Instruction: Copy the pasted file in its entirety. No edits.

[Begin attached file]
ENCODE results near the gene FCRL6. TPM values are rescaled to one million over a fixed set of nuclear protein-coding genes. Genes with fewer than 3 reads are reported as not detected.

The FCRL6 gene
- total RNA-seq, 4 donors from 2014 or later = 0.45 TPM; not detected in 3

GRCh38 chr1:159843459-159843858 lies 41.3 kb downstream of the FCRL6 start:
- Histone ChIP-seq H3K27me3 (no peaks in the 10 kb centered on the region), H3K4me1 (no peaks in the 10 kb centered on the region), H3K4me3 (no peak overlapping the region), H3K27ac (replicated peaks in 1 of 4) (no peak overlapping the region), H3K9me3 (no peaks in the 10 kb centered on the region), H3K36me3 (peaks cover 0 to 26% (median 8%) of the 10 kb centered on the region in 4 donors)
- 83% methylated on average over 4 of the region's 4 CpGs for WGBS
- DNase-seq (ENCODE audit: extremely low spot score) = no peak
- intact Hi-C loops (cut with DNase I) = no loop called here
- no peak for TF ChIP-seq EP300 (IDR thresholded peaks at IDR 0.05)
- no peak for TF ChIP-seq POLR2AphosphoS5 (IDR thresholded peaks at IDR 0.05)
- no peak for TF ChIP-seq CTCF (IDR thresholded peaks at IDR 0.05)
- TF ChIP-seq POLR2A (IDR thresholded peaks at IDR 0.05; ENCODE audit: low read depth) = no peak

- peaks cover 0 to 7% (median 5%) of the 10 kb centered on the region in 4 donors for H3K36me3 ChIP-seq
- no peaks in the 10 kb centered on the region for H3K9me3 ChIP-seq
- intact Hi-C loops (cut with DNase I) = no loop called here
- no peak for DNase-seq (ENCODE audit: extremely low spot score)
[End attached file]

ENCODE results near the gene FCRL6. TPM values are rescaled to one million over a fixed set of nuclear protein-coding genes. Genes with fewer than 3 reads are reported as not detected.

The FCRL6 gene
- total RNA-seq, 4 donors from 2014 or later = 0.45 TPM; not detected in 3

GRCh38 chr1:159843459-159843858 lies 41.3 kb downstream of the FCRL6 start:
- Histone ChIP-seq H3K27me3 (no peaks in the 10 kb centered on the region), H3K4me1 (no peaks in the 10 kb centered on the region), H3K4me3 (no peak overlapping the region), H3K27ac (replicated peaks in 1 of 4) (no peak overlapping the region), H3K9me3 (no peaks in the 10 kb centered on the region), H3K36me3 (peaks cover 0 to 26% (median 8%) of the 10 kb centered on the region in 4 donors)
- 83% methylated on average over 4 of the region's 4 CpGs for WGBS
- DNase-seq (ENCODE audit: extremely low spot score) = no peak
- intact Hi-C loops (cut with DNase I) = no loop called here
- no peak for TF ChIP-seq EP300 (IDR thresholded peaks at IDR 0.05)
- no peak for TF ChIP-seq POLR2AphosphoS5 (IDR thresholded peaks at IDR 0.05)
- no peak for TF ChIP-seq CTCF (IDR thresholded peaks at IDR 0.05)
- TF ChIP-seq POLR2A (IDR thresholded peaks at IDR 0.05; ENCODE audit: low read depth) = no peak

- peaks cover 0 to 7% (median 5%) of the 10 kb centered on the region in 4 donors for H3K36me3 ChIP-seq
- no peaks in the 10 kb centered on the region for H3K9me3 ChIP-seq
- intact Hi-C loops (cut with DNase I) = no loop called here
- no peak for DNase-seq (ENCODE audit: extremely low spot score)